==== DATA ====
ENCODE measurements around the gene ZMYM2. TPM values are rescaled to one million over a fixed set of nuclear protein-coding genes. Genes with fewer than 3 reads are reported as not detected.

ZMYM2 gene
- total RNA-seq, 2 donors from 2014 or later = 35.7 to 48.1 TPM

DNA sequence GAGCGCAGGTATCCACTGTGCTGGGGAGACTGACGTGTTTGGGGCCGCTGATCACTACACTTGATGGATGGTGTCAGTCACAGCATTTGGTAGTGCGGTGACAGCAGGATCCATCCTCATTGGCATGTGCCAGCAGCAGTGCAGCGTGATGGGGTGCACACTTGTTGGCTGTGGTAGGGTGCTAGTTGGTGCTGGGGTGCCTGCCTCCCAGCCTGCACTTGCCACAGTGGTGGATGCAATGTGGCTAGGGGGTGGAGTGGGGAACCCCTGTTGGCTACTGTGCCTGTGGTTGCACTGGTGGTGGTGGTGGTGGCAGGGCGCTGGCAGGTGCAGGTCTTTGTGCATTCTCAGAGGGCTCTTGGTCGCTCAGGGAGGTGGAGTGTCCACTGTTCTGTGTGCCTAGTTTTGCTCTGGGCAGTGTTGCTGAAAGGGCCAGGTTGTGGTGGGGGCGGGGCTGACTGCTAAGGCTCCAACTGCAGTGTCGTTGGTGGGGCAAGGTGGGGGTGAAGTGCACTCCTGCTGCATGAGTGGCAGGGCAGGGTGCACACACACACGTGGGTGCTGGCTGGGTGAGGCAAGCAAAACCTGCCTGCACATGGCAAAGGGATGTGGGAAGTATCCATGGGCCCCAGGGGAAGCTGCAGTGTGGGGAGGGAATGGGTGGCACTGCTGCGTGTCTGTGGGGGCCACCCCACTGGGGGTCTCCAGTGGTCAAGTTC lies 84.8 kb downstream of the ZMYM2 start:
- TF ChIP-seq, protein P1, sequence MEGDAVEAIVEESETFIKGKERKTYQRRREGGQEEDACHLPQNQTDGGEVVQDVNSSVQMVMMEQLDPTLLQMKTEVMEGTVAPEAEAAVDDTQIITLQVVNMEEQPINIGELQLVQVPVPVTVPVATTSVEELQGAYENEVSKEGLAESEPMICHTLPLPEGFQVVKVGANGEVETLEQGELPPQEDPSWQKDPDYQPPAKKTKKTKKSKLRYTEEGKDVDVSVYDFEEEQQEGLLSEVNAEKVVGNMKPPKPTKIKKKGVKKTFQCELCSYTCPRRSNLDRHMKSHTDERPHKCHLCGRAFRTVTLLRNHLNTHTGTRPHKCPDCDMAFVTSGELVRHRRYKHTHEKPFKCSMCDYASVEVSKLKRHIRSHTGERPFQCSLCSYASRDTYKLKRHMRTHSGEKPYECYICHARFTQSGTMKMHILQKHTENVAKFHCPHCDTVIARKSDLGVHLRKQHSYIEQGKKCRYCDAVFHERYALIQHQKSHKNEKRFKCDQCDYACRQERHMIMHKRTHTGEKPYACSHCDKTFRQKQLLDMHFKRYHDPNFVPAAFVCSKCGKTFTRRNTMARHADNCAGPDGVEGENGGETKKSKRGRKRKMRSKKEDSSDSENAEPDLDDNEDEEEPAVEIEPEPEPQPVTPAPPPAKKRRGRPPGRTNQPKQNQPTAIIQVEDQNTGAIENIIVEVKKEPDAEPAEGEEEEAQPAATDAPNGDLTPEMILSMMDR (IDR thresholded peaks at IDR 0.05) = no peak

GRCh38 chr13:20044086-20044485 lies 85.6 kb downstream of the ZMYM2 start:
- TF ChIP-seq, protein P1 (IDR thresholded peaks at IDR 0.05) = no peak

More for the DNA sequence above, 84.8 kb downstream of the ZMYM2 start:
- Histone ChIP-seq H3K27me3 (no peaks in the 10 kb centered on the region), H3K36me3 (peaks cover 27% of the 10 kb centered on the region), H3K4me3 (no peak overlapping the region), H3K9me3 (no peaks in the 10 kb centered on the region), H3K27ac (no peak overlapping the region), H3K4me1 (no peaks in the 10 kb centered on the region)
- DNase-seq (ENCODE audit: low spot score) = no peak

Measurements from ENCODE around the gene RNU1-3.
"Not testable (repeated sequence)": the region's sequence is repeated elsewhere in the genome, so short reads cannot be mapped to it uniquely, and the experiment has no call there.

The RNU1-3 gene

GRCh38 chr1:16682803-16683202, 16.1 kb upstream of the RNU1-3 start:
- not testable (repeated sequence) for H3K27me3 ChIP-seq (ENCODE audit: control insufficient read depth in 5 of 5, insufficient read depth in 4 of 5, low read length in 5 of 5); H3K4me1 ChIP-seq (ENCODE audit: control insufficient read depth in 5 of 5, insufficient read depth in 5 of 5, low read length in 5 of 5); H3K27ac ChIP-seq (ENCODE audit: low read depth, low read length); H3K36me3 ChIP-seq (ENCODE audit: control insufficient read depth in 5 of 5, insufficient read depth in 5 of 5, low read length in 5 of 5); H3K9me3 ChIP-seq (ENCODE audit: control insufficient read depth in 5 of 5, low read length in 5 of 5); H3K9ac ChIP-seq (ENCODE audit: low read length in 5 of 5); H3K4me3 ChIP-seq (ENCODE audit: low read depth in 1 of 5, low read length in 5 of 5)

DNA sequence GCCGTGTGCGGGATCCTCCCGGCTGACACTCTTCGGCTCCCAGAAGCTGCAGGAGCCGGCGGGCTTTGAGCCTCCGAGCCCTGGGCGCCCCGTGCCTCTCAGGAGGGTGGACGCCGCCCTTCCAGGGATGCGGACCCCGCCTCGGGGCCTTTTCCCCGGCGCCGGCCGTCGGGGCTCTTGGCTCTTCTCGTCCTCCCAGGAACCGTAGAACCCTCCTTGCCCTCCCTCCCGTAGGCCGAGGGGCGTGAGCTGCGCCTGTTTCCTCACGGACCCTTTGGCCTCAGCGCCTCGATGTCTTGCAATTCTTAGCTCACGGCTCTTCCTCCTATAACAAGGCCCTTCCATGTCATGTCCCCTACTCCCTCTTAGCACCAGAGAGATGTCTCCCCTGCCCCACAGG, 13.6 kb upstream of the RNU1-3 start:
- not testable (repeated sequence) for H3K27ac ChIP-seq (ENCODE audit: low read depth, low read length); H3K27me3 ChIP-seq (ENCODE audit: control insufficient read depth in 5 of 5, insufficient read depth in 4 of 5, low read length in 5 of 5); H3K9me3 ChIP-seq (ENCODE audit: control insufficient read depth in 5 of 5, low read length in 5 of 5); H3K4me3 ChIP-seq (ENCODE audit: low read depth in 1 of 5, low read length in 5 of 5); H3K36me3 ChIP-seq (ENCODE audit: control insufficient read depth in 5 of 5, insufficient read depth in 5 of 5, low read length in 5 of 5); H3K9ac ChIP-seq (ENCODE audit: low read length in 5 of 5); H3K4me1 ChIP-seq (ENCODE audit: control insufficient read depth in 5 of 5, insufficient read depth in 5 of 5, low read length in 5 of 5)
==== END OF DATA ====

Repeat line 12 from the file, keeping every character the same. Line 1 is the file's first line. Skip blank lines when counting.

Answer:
"Not testable (repeated sequence)": the region's sequence is repeated elsewhere in the genome, so short reads cannot be mapped to it uniquely, and the experiment has no call there.